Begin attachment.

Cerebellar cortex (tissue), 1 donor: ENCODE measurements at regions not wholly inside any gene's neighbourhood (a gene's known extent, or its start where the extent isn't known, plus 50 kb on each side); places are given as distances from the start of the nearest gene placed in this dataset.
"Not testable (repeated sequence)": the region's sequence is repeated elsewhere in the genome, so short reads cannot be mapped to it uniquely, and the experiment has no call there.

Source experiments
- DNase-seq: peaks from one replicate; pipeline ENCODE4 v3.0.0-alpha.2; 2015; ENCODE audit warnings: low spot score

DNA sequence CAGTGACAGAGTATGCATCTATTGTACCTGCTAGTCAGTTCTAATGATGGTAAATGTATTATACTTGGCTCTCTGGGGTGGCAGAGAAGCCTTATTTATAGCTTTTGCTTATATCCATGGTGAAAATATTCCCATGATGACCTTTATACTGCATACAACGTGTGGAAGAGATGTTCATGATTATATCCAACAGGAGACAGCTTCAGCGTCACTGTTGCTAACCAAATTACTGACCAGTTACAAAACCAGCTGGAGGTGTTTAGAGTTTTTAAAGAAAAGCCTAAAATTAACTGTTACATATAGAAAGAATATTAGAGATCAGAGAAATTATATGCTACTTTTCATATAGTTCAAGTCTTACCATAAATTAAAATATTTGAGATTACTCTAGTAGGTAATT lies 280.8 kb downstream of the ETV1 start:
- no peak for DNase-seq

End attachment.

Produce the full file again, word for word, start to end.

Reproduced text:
Cerebellar cortex (tissue), 1 donor: ENCODE measurements at regions not wholly inside any gene's neighbourhood (a gene's known extent, or its start where the extent isn't known, plus 50 kb on each side); places are given as distances from the start of the nearest gene placed in this dataset.
"Not testable (repeated sequence)": the region's sequence is repeated elsewhere in the genome, so short reads cannot be mapped to it uniquely, and the experiment has no call there.

Source experiments
- DNase-seq: peaks from one replicate; pipeline ENCODE4 v3.0.0-alpha.2; 2015; ENCODE audit warnings: low spot score

DNA sequence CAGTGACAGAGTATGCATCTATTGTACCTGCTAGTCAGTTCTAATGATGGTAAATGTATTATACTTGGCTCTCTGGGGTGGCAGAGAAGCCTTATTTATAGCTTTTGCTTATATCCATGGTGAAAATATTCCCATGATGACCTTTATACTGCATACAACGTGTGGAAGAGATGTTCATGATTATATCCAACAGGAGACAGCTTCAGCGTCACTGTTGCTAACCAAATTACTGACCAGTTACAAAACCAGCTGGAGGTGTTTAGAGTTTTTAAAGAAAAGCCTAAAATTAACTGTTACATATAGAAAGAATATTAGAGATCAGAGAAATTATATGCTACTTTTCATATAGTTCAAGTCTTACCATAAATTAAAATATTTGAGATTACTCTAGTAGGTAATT lies 280.8 kb downstream of the ETV1 start:
- no peak for DNase-seq